If you opened your Vanguard account more than a couple years ago, they used to separate mutual fund accounts from brokerage accounts (where you can buy ETFs, stocks, etc). They’ve been “upgrading” people to their combined mutual fund/brokerage accounts. If you haven’t been forced to upgrade, the DD works as before (I don’t know if they’ve forced it on everybody yet)

    However, if you have been upgraded, or otherwise opened your Vanguard account after they started merging accounts, then your DD can only be directed to the money market fund for your account. Now you can get around this by then setting up automatic exchanges of buying VTSAX or what have you from your money market fund the day after payday (I guess you could do it the day of, but the money might not be there yet), but it’s just an annoying extra step they make you take.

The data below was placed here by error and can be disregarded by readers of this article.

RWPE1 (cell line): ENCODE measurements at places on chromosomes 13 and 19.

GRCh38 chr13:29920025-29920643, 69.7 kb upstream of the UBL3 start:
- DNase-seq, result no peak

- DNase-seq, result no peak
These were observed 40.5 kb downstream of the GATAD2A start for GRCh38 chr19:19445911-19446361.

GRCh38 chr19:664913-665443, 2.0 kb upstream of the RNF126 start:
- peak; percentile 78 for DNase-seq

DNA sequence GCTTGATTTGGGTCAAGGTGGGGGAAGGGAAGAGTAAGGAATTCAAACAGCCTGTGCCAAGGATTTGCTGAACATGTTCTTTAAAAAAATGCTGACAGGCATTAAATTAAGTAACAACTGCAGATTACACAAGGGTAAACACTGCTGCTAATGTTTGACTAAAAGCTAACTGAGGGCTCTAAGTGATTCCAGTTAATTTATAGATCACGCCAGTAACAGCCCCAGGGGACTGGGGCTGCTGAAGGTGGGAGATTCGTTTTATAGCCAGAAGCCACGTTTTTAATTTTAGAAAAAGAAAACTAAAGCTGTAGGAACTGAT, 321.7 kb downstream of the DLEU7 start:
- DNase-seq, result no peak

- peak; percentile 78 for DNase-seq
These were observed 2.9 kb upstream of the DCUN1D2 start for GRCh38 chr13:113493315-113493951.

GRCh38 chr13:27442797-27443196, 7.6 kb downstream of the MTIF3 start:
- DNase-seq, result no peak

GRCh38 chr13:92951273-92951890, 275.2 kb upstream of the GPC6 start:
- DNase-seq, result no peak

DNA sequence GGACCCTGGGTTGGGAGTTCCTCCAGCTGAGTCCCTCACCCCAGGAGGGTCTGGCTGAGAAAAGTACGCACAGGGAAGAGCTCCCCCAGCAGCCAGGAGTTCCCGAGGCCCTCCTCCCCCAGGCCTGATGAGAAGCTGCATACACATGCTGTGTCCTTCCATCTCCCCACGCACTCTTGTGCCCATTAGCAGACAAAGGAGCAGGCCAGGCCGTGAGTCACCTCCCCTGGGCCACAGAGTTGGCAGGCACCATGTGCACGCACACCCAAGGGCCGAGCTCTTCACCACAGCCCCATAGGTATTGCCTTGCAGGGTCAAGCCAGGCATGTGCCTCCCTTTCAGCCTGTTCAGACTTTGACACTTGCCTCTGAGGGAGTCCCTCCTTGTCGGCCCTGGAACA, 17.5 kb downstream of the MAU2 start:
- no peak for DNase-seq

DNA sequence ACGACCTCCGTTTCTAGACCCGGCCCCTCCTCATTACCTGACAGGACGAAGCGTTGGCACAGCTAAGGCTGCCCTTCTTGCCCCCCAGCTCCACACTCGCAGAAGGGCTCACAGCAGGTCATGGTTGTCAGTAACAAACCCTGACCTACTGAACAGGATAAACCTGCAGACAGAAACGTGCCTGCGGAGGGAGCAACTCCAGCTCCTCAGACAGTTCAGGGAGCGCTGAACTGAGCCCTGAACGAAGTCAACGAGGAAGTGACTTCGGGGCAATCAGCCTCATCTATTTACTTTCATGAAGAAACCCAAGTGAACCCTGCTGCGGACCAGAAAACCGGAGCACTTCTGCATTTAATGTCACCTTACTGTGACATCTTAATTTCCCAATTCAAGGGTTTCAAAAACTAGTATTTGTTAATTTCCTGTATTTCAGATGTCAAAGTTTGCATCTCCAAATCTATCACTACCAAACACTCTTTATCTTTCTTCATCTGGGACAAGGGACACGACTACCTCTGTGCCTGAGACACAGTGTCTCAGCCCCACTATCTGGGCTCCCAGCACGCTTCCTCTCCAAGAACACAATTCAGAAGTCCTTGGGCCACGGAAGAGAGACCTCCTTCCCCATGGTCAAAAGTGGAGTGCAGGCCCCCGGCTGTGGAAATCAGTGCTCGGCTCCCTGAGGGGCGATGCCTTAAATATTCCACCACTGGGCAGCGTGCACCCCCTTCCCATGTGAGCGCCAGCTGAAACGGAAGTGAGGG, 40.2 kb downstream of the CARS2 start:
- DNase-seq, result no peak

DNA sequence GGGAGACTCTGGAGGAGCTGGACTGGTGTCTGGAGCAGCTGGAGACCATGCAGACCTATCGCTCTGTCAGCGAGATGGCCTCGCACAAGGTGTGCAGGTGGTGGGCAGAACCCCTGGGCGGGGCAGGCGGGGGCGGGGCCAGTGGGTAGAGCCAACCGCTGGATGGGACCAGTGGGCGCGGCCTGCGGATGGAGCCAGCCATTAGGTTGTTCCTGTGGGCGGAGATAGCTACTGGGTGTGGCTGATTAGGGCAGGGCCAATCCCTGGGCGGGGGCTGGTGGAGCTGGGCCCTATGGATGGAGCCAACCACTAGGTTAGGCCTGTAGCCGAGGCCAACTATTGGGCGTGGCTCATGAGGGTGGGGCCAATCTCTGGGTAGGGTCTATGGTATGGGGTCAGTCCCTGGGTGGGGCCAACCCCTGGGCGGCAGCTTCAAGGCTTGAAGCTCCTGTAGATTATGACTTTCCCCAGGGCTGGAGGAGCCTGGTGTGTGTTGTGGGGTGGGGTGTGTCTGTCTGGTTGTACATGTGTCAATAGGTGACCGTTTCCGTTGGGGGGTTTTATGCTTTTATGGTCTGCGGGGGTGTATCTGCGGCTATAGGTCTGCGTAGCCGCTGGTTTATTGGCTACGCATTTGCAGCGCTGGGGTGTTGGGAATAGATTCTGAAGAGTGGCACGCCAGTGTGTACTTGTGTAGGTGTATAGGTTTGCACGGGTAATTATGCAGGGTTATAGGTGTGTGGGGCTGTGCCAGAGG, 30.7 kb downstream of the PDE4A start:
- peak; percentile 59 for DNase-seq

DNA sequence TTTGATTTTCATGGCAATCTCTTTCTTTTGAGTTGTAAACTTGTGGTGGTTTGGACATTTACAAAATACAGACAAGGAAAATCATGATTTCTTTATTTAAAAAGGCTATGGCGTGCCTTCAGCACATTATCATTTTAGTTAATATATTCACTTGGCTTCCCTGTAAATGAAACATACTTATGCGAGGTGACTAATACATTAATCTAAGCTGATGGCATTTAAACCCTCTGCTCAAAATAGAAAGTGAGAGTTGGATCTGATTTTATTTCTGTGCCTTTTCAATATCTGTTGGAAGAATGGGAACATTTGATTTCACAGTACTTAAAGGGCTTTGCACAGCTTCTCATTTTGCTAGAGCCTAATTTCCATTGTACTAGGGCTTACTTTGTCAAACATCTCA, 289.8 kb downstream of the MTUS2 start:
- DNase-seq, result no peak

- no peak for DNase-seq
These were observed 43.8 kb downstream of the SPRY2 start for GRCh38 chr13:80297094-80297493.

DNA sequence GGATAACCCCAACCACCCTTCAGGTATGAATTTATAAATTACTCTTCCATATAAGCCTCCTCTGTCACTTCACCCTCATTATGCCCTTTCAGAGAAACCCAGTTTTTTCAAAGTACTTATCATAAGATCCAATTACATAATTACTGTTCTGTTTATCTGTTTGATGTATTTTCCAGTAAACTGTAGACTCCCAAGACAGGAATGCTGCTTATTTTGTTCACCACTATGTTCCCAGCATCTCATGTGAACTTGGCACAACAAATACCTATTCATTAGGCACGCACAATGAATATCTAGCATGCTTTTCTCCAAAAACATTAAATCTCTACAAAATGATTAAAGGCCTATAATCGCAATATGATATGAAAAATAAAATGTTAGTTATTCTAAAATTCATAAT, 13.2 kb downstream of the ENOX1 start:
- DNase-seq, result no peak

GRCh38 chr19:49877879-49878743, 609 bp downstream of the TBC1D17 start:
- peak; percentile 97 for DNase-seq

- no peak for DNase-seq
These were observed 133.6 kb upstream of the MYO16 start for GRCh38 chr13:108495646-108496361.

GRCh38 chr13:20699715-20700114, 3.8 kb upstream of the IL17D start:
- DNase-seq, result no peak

That aside, I completely agree that hiding money from yourself is a great strategy for most people. The only downside I see is that for some people, this may result in them saving less than they could.
    I used to have a budget. And at the beginning, the budget was great because it pulled back my spending. But after a couple months, it became detrimental in that if I saw I had $X left for category Y left at the end of the month, I’d spend $X even though I didn’t really need or want what I bought.
    But in the end, are they still better off than not setting up automatic investments? Probably.

    1. Even with the extra step you are describing at Vanguard, it is still just a one time setup. Even if it takes an hour to get it configured right, you then can safely ignore it for the next decade while your money works for you in the background. Hopefully, this is just growing pains while accounts are upgraded and it will get even easier in the future!